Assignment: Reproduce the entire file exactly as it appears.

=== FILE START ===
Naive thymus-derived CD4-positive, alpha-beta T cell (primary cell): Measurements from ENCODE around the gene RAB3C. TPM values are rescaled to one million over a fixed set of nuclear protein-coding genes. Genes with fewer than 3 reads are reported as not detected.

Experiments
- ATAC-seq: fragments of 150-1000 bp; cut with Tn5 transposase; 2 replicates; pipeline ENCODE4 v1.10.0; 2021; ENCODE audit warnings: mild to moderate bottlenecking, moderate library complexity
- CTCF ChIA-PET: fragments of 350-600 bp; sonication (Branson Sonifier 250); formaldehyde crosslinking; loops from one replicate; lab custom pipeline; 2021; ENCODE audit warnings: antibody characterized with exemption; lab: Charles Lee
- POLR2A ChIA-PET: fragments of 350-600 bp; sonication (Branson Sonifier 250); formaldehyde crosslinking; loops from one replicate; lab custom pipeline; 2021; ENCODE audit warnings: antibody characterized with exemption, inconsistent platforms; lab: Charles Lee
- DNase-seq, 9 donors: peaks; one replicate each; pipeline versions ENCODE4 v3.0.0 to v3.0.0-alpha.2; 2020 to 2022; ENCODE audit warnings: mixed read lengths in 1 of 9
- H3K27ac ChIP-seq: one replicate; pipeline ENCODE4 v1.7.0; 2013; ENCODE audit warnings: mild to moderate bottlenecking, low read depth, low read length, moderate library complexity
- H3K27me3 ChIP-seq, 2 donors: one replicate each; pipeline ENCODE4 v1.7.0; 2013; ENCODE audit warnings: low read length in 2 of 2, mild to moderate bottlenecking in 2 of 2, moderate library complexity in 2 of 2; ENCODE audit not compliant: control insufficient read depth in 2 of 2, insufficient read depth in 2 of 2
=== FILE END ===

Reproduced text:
Naive thymus-derived CD4-positive, alpha-beta T cell (primary cell): Measurements from ENCODE around the gene RAB3C. TPM values are rescaled to one million over a fixed set of nuclear protein-coding genes. Genes with fewer than 3 reads are reported as not detected.

Experiments
- ATAC-seq: fragments of 150-1000 bp; cut with Tn5 transposase; 2 replicates; pipeline ENCODE4 v1.10.0; 2021; ENCODE audit warnings: mild to moderate bottlenecking, moderate library complexity
- CTCF ChIA-PET: fragments of 350-600 bp; sonication (Branson Sonifier 250); formaldehyde crosslinking; loops from one replicate; lab custom pipeline; 2021; ENCODE audit warnings: antibody characterized with exemption; lab: Charles Lee
- POLR2A ChIA-PET: fragments of 350-600 bp; sonication (Branson Sonifier 250); formaldehyde crosslinking; loops from one replicate; lab custom pipeline; 2021; ENCODE audit warnings: antibody characterized with exemption, inconsistent platforms; lab: Charles Lee
- DNase-seq, 9 donors: peaks; one replicate each; pipeline versions ENCODE4 v3.0.0 to v3.0.0-alpha.2; 2020 to 2022; ENCODE audit warnings: mixed read lengths in 1 of 9
- H3K27ac ChIP-seq: one replicate; pipeline ENCODE4 v1.7.0; 2013; ENCODE audit warnings: mild to moderate bottlenecking, low read depth, low read length, moderate library complexity
- H3K27me3 ChIP-seq, 2 donors: one replicate each; pipeline ENCODE4 v1.7.0; 2013; ENCODE audit warnings: low read length in 2 of 2, mild to moderate bottlenecking in 2 of 2, moderate library complexity in 2 of 2; ENCODE audit not compliant: control insufficient read depth in 2 of 2, insufficient read depth in 2 of 2